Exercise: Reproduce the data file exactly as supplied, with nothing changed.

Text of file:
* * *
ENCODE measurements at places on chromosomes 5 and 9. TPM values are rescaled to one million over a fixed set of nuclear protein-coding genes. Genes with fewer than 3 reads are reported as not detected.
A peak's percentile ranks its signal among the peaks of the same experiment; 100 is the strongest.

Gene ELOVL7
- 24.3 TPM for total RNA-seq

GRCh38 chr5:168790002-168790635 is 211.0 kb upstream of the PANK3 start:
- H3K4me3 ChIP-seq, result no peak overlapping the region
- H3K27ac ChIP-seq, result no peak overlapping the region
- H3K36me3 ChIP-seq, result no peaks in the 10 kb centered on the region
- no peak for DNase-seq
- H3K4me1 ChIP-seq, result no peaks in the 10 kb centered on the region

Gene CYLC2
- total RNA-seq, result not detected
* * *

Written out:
ENCODE measurements at places on chromosomes 5 and 9. TPM values are rescaled to one million over a fixed set of nuclear protein-coding genes. Genes with fewer than 3 reads are reported as not detected.
A peak's percentile ranks its signal among the peaks of the same experiment; 100 is the strongest.

Gene ELOVL7
- 24.3 TPM for total RNA-seq

GRCh38 chr5:168790002-168790635 is 211.0 kb upstream of the PANK3 start:
- H3K4me3 ChIP-seq, result no peak overlapping the region
- H3K27ac ChIP-seq, result no peak overlapping the region
- H3K36me3 ChIP-seq, result no peaks in the 10 kb centered on the region
- no peak for DNase-seq
- H3K4me1 ChIP-seq, result no peaks in the 10 kb centered on the region

Gene CYLC2
- total RNA-seq, result not detected